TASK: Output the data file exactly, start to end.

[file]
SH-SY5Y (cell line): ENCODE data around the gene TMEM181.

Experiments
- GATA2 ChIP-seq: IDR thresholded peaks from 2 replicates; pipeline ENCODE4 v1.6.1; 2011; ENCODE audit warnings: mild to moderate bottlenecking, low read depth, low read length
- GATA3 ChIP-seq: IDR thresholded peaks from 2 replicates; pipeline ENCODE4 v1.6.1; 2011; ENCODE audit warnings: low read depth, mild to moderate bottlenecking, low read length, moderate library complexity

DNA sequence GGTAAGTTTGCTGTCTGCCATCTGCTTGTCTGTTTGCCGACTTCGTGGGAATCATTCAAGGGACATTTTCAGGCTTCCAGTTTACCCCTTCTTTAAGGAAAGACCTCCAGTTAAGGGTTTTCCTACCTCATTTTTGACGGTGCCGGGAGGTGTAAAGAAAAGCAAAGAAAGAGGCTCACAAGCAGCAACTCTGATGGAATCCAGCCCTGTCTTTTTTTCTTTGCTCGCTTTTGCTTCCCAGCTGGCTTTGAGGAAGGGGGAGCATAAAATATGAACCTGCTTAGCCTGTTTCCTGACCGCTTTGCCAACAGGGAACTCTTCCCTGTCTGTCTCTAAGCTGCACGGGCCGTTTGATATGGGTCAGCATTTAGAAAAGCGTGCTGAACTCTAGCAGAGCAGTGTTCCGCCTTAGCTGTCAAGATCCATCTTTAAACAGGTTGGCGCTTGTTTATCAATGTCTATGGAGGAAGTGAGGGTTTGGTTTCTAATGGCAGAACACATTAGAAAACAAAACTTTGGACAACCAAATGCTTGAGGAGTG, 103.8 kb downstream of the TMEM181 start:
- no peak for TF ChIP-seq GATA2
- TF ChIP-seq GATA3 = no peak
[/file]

SH-SY5Y (cell line): ENCODE data around the gene TMEM181.

Experiments
- GATA2 ChIP-seq: IDR thresholded peaks from 2 replicates; pipeline ENCODE4 v1.6.1; 2011; ENCODE audit warnings: mild to moderate bottlenecking, low read depth, low read length
- GATA3 ChIP-seq: IDR thresholded peaks from 2 replicates; pipeline ENCODE4 v1.6.1; 2011; ENCODE audit warnings: low read depth, mild to moderate bottlenecking, low read length, moderate library complexity

DNA sequence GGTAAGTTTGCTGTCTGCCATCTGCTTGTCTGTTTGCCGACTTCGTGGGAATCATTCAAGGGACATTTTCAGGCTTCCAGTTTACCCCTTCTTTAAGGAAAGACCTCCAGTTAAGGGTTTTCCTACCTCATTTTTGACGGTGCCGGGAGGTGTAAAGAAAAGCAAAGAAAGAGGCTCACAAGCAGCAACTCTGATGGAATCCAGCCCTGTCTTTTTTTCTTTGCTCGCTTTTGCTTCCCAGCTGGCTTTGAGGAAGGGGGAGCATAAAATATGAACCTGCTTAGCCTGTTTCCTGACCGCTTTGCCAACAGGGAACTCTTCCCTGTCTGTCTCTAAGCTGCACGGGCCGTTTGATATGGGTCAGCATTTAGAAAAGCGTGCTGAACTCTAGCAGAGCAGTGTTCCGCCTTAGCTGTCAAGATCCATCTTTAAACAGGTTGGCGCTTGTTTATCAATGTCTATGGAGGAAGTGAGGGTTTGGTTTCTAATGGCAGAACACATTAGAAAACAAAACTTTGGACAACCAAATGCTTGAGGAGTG, 103.8 kb downstream of the TMEM181 start:
- no peak for TF ChIP-seq GATA2
- TF ChIP-seq GATA3 = no peak